2014 - Cost benefit analysis for a Tasmanian Container Deposit System
In recent years, there has been considerable focus on container deposit systems (CDS) at both the State and National level.
Funding to undertake a contemporary cost benefit analysis for a Tasmanian CDS was provided in the 2013/2014 State Budget. Following an open tender process, the EPA Division engaged Marsden Jacob Associates to undertake the ‘desktop’ analysis.
The key findings of the Tasmanian analysis are that while there are some benefits to a State-based CDS, these would come at a significant cost. Litter rates of beverage containers would decrease, and there would be benefits to Local Government; however, the cost to industry (and probably to Tasmanian consumers as industry passes on increased costs) would be a net cost to Tasmania of $86 million (NPV) over 21 years.
Read the MJA Final Report here.
In December 2014, the Tasmanian Government accepted the findings of the MJA analysis, and the Minister for Environment, Parks and Heritage announced the decision not to proceed with the introduction of a State-based CDS system.
The Government’s decision emphasised that Tasmania would continue to participate in national work to address litter and waste from packaging. This has included the national Packaging Impacts Study, which examined a range of national options for improving the recovery of packaging materials, including beverage containers, and reducing litter. Collaboration with the Australian Government and the other State and Territory jurisdictions will continue to address these issues.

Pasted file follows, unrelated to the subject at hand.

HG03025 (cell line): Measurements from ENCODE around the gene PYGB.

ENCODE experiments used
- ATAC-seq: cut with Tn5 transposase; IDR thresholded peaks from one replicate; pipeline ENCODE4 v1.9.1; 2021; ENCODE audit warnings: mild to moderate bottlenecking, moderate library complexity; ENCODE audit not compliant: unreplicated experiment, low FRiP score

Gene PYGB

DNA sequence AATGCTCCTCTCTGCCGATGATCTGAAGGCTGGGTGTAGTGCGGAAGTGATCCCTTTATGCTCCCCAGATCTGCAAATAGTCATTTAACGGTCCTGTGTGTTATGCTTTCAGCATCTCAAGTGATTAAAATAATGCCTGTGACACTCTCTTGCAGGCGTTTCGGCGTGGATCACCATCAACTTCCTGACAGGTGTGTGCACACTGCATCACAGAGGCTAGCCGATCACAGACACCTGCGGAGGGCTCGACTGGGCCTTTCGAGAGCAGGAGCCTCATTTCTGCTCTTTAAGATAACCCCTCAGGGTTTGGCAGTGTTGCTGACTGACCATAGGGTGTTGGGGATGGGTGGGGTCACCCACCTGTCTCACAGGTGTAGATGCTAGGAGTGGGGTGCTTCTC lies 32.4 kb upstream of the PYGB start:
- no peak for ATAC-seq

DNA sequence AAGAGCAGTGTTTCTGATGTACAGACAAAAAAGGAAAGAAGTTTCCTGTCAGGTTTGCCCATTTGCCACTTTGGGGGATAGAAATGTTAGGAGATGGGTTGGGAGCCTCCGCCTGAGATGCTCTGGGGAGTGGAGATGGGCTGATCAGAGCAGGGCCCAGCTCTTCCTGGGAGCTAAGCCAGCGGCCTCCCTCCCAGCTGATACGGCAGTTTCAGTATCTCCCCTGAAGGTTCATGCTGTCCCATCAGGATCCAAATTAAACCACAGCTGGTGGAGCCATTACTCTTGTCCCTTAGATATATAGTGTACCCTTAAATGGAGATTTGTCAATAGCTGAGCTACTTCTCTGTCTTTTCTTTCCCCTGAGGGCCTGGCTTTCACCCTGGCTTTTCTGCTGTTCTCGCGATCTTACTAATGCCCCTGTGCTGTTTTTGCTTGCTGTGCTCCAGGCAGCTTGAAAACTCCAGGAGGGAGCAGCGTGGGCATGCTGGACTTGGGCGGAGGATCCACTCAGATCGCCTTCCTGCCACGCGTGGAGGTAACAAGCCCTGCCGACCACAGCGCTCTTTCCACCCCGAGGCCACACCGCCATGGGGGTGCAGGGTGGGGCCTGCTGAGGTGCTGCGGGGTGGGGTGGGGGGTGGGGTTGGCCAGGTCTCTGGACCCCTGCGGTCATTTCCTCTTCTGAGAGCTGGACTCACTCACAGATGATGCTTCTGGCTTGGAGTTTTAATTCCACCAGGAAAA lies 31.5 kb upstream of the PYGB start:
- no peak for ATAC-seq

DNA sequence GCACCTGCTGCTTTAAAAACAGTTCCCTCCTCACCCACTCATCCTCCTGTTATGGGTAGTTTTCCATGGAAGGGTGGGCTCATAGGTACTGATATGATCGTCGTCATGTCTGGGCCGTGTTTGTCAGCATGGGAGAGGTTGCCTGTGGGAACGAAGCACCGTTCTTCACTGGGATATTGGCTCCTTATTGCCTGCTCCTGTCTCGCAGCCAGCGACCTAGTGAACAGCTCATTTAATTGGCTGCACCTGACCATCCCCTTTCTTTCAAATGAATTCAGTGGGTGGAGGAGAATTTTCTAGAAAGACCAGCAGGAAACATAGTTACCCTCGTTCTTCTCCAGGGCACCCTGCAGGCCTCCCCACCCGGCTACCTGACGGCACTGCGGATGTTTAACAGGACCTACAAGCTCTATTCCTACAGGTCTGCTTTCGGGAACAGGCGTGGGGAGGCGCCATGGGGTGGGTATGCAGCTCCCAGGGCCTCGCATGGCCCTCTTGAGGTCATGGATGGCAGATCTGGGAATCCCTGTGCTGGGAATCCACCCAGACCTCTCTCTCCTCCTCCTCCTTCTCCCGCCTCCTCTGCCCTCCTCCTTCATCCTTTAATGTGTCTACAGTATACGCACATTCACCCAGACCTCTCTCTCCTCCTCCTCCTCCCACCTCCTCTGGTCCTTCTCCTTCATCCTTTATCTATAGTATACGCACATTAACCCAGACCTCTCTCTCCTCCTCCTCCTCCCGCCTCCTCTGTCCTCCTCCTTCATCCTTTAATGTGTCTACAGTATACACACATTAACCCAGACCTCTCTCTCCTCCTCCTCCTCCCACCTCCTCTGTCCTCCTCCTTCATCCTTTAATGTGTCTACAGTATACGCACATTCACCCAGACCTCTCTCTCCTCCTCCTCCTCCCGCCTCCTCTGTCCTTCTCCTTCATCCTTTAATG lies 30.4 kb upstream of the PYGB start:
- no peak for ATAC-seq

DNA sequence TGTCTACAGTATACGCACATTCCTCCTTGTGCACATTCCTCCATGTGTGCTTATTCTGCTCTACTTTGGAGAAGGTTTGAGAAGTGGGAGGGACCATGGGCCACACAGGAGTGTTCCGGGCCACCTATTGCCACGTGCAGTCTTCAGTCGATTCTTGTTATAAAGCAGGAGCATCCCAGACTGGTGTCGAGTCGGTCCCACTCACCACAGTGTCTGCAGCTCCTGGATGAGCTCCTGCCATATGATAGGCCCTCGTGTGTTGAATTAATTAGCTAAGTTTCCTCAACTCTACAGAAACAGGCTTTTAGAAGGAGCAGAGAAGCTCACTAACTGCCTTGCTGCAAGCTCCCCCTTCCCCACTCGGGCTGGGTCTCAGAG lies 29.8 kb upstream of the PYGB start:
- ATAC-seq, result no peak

2009 - Feasibility Study for Container Deposit System
In June 2004 the Tasmanian Parliament’s Joint Standing Committee on Environment, Resources and Development commenced an investigation into Waste Management in Tasmania.
The Committee's final report included a recommendation that the State Government introduce a container deposit system (CDS) in Tasmania, subject to its viability and effectiveness being supported by a cost-benefit analysis.
In December 2008 the then Environment Division contracted an environmental consulting firm, Hyder Consulting Pty Ltd, to study the best model for a CDS in Tasmania, should one be introduced. Hyder's Final Report examined container deposit systems in Australia and overseas, and assessed options for a Tasmanian system.
The report concluded that a ‘hybrid’ CDS built around the most effective elements of existing interstate and overseas systems has the potential to improve recovery of beverage containers in Tasmania. However, the report also demonstrates that establishing and operating a CDS would be a complex and challenging process requiring very careful consideration by the community and the State Government.
Hyder Final Report – Feasibility of a Container Deposit System for Tasmania
Marsden Jacob Associates - Final Report - Tasmanian CDS Cost Benefit